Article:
The red notebook he told me to get had been a birthday gift from him the year before. I remember it seemed strange, his giving me a blank book with an inscription that read: “Dear Annie, Everyone needs a book dedicated to them. Read between the lines.”
As cryptic as it was, I don’t think either of us could have imagined what it would be used for. But that red notebook became our book, mine and Billy’s, a record of my encounters with my dead brother as he spoke to me about his journey through the afterlife.
Feeling a Divine Presence
When I first heard Billy’s voice, I wasn’t sure if I was having some sort of strange grief-induced reaction to make me feel better about his departure from earth. But as my brother went on speaking, for the first time since his death I felt happy. I knew Billy was okay as he assured me;
“There’s nothing hard or cruel for me anymore. I’m drifting weightlessly through these gorgeous stars and moons and galaxies twinkling all around me. The whole atmosphere is filled with a soothing hum, like hundreds of thousands of voices are singing to me but they’re so far away I can just barely hear them. And although I can’t exactly say anyone was here to greet me, I feel a divine presence, a kind, loving, beneficent presence, twinkling all around me.”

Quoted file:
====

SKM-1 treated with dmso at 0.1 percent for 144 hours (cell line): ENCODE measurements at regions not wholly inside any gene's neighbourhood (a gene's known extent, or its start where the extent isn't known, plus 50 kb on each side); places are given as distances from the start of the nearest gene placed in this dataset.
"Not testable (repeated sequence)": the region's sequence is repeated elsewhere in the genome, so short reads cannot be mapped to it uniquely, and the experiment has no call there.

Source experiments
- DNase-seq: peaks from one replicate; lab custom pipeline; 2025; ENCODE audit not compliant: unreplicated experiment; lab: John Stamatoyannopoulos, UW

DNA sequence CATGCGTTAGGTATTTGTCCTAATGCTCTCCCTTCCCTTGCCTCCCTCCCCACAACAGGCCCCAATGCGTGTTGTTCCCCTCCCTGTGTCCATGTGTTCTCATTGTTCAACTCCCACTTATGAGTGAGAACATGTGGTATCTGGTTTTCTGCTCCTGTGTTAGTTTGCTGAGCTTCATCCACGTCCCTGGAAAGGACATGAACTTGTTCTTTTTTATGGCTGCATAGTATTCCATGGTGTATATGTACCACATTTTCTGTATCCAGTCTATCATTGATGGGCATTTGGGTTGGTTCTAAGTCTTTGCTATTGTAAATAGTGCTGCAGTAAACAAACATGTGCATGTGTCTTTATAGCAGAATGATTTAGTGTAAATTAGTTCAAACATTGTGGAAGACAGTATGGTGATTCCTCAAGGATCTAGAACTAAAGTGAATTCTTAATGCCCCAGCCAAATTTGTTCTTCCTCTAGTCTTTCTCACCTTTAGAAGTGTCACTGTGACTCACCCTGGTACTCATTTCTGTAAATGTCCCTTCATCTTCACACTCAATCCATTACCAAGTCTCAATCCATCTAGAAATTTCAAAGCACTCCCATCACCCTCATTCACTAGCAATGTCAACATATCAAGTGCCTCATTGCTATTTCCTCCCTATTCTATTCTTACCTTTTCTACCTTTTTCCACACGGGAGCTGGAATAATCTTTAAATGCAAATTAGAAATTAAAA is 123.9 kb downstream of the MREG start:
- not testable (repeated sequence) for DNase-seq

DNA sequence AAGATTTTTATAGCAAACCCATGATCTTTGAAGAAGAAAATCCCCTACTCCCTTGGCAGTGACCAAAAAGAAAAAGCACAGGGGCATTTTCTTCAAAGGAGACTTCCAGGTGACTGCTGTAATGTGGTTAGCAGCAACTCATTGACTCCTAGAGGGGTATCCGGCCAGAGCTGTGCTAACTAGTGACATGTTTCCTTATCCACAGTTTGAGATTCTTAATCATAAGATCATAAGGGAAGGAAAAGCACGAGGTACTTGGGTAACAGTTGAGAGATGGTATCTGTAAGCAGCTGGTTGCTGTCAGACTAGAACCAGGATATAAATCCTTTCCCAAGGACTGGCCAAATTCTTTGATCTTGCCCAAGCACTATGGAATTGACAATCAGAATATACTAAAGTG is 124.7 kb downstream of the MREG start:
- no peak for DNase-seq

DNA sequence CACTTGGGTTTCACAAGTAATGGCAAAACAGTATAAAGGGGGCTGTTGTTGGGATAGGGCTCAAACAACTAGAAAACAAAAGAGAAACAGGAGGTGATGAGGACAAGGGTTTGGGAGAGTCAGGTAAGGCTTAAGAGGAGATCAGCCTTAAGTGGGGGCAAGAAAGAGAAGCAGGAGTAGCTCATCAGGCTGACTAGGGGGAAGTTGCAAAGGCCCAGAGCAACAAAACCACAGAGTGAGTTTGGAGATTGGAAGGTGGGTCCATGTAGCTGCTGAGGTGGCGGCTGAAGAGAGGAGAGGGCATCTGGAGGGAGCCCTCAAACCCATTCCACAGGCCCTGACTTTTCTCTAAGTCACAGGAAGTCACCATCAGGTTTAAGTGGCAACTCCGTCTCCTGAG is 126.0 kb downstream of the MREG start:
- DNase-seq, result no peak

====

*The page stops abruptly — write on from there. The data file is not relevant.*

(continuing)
When Billy was alive, he was far from perfect. My bad boy brother did a lot of things that many people would consider big mistakes. Although the end of his life was filled with darkness as he battled his addictions and lost the war, my brother was healed by the light as soon as he left his body. According to Billy:
1. What lies beyond this world is a realm of absolute love that reaches far outside the limits of human understanding.
2. Some believe there’s a judgment day after you die, but Billy says the opposite. There’s “No-Judgment Day.”
3. As you experience the unconditional love of the divine presence, you begin to feel that way towards yourself, unconditional.
So whatever our struggles, whatever our truth, whatever darkness we may encounter, Billy wants us to know that, “The shadow is illusory and temporary. Bliss, ultimately bliss and light, are the truer and stronger reality.”
People often ask if hearing Billy’s voice from the afterlife is frightening. Not at all. As he speaks, the bliss of his world flows into mine and I feel almost euphoric. According to Billy, this is just the smallest taste of what awaits each of us when we pass into the hereafter.
Sometimes grief can take us by surprise. After a loved one has died and we have come to terms with it and begun to live again, we are faced with our grief yet again. Bereavement may re-occur on the anniversary of your loved one’s death, birthday, or other special days throughout the year. Some are faced with grief feelings again when an unrelated person, a celebrity, or a pet dies – or even years later. Grief does not end at a certain magical point or stage after mourning, it continues in the background or foreground of a person’s life.